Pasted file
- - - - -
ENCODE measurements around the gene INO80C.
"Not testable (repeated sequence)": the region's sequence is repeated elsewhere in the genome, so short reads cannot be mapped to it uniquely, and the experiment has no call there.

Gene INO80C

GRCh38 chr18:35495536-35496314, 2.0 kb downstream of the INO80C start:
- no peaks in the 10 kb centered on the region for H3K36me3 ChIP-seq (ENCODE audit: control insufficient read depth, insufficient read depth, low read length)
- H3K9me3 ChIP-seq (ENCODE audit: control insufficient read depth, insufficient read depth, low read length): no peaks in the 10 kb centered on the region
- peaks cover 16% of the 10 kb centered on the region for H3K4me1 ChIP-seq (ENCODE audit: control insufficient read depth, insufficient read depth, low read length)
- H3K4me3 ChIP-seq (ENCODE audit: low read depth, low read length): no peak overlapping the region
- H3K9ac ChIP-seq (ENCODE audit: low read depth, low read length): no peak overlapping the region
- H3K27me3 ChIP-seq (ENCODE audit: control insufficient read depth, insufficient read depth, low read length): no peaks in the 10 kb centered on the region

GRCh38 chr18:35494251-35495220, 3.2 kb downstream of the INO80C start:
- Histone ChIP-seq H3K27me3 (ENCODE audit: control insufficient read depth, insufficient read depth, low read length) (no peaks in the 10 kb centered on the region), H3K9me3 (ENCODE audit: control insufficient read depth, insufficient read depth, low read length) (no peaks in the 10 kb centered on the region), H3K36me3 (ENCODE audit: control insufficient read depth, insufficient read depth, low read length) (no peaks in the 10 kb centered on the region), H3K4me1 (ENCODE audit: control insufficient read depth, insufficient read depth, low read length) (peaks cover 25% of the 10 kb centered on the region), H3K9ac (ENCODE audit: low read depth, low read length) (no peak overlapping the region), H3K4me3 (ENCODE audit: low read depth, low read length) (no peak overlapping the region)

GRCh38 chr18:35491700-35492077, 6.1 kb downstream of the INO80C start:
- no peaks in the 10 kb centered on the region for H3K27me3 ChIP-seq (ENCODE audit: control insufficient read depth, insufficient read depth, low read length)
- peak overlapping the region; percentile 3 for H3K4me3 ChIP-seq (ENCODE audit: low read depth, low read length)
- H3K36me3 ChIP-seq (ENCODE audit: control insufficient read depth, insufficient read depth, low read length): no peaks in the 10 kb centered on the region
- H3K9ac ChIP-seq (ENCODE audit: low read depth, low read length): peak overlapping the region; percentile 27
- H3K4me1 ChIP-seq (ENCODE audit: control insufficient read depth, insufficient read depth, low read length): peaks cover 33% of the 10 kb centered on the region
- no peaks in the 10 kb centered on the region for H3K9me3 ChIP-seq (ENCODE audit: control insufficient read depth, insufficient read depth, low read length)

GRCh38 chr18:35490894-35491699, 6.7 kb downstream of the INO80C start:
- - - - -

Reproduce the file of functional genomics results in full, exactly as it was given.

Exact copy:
ENCODE measurements around the gene INO80C.
"Not testable (repeated sequence)": the region's sequence is repeated elsewhere in the genome, so short reads cannot be mapped to it uniquely, and the experiment has no call there.

Gene INO80C

GRCh38 chr18:35495536-35496314, 2.0 kb downstream of the INO80C start:
- no peaks in the 10 kb centered on the region for H3K36me3 ChIP-seq (ENCODE audit: control insufficient read depth, insufficient read depth, low read length)
- H3K9me3 ChIP-seq (ENCODE audit: control insufficient read depth, insufficient read depth, low read length): no peaks in the 10 kb centered on the region
- peaks cover 16% of the 10 kb centered on the region for H3K4me1 ChIP-seq (ENCODE audit: control insufficient read depth, insufficient read depth, low read length)
- H3K4me3 ChIP-seq (ENCODE audit: low read depth, low read length): no peak overlapping the region
- H3K9ac ChIP-seq (ENCODE audit: low read depth, low read length): no peak overlapping the region
- H3K27me3 ChIP-seq (ENCODE audit: control insufficient read depth, insufficient read depth, low read length): no peaks in the 10 kb centered on the region

GRCh38 chr18:35494251-35495220, 3.2 kb downstream of the INO80C start:
- Histone ChIP-seq H3K27me3 (ENCODE audit: control insufficient read depth, insufficient read depth, low read length) (no peaks in the 10 kb centered on the region), H3K9me3 (ENCODE audit: control insufficient read depth, insufficient read depth, low read length) (no peaks in the 10 kb centered on the region), H3K36me3 (ENCODE audit: control insufficient read depth, insufficient read depth, low read length) (no peaks in the 10 kb centered on the region), H3K4me1 (ENCODE audit: control insufficient read depth, insufficient read depth, low read length) (peaks cover 25% of the 10 kb centered on the region), H3K9ac (ENCODE audit: low read depth, low read length) (no peak overlapping the region), H3K4me3 (ENCODE audit: low read depth, low read length) (no peak overlapping the region)

GRCh38 chr18:35491700-35492077, 6.1 kb downstream of the INO80C start:
- no peaks in the 10 kb centered on the region for H3K27me3 ChIP-seq (ENCODE audit: control insufficient read depth, insufficient read depth, low read length)
- peak overlapping the region; percentile 3 for H3K4me3 ChIP-seq (ENCODE audit: low read depth, low read length)
- H3K36me3 ChIP-seq (ENCODE audit: control insufficient read depth, insufficient read depth, low read length): no peaks in the 10 kb centered on the region
- H3K9ac ChIP-seq (ENCODE audit: low read depth, low read length): peak overlapping the region; percentile 27
- H3K4me1 ChIP-seq (ENCODE audit: control insufficient read depth, insufficient read depth, low read length): peaks cover 33% of the 10 kb centered on the region
- no peaks in the 10 kb centered on the region for H3K9me3 ChIP-seq (ENCODE audit: control insufficient read depth, insufficient read depth, low read length)

GRCh38 chr18:35490894-35491699, 6.7 kb downstream of the INO80C start: